Consider the following two headlines:
“Optimise Your Basal Metabolism with Product X – The World’s Most Technologically Advanced Nutritional Supplement”
“Burn Away Ugly Fat while You Rest with the Supplement Most Olympians Use”
Which appeals to you more? If you’re like most people, the answer would probably be the second.
Unlike the first, it is jargon free, uses simple everyday language, and is more credible (with the backing of Olympic athletes). It is also free from unnecessary hyperbole.
The most important cardinal rule is that you’re writing for them and not for yourself. Advertising copy isn’t a platform for your company to wax lyrical about “how great thou art”. Neither is it a place to swarm your audience with irrelevant details.
Instead, it is an opportunity for you to attract, excite and interest potential customers to what you have to offer in a succinct, pointed and relevant manner.
To succeed in crafting great copy, consider the following tips:
1) It is stupid to make them feel stupid. As far as possible, avoid unnecessary technical terms, art speak, legalese, or health jargons unless your customers are engineers, art curators, lawyers or doctors! Your job is to make your customers feel inspired and motivated – not vice versa.
2) In the words of Michael Fishman (as heard on Derek Halpern’s fabulous “Social Triggers” podcast) – “Don’t think OF the market. Think AS the market.” What are they worried about? Whom do they discuss their problems and issues with? What are their motivations, wishes and wants?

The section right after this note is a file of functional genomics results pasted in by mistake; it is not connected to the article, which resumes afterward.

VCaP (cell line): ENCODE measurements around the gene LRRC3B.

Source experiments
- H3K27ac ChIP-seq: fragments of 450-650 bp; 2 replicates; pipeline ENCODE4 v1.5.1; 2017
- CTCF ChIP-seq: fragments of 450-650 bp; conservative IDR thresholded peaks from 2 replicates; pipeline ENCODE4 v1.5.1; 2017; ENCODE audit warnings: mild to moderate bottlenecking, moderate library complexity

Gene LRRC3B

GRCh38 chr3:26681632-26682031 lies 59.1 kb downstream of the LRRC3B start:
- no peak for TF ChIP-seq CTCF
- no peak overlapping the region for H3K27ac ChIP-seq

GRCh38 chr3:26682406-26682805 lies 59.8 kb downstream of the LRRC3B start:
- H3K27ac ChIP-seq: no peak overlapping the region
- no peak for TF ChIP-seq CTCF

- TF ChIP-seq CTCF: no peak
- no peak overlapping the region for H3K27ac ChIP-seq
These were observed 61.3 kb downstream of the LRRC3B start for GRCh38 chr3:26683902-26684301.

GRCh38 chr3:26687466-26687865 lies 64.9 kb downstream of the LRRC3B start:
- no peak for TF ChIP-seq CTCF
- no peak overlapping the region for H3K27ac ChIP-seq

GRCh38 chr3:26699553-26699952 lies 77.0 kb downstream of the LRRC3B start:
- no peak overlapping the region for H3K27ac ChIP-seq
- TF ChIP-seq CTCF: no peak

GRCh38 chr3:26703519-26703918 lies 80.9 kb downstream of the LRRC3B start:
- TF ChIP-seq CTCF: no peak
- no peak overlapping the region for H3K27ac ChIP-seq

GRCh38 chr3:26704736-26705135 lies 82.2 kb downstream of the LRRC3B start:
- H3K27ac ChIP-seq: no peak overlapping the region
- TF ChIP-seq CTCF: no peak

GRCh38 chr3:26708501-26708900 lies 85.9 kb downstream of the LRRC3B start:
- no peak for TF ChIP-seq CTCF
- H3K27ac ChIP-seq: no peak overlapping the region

3) Use the same language as your customers. A good way to learn this is to observe how they talk with their friends, family or colleagues – online, face-to-face, on the phone – and mirror the way they communicate.
4) Understand their real concerns and motivations related to your product or service and build your messages around them. This may entail conducting detailed socio-psychological research techniques such as ethnographic interviews (an approach used by anthropologists) as well as careful observation of consumer behaviours.
5) Establish your credibility wherever possible. This can be done through testimonials, independent research studies, or market share statistics that show yourself as a leader in a certain area. Facts always work better than self-boasting copy.
6) Finally in copy writing, just like speech writing, do heed Winston Churchill’s advice, ie “A good speech (copy) should be like a woman’s skirt: long enough to cover the subject and short enough to create interest”
Writing for one’s audiences requires a combination of intuition and investigation mixed with good old common sense. It is an art and a science which often comes through years of practice and diligence. Hopefully, the above tips helps to provide you with a strong foundation in which to begin with.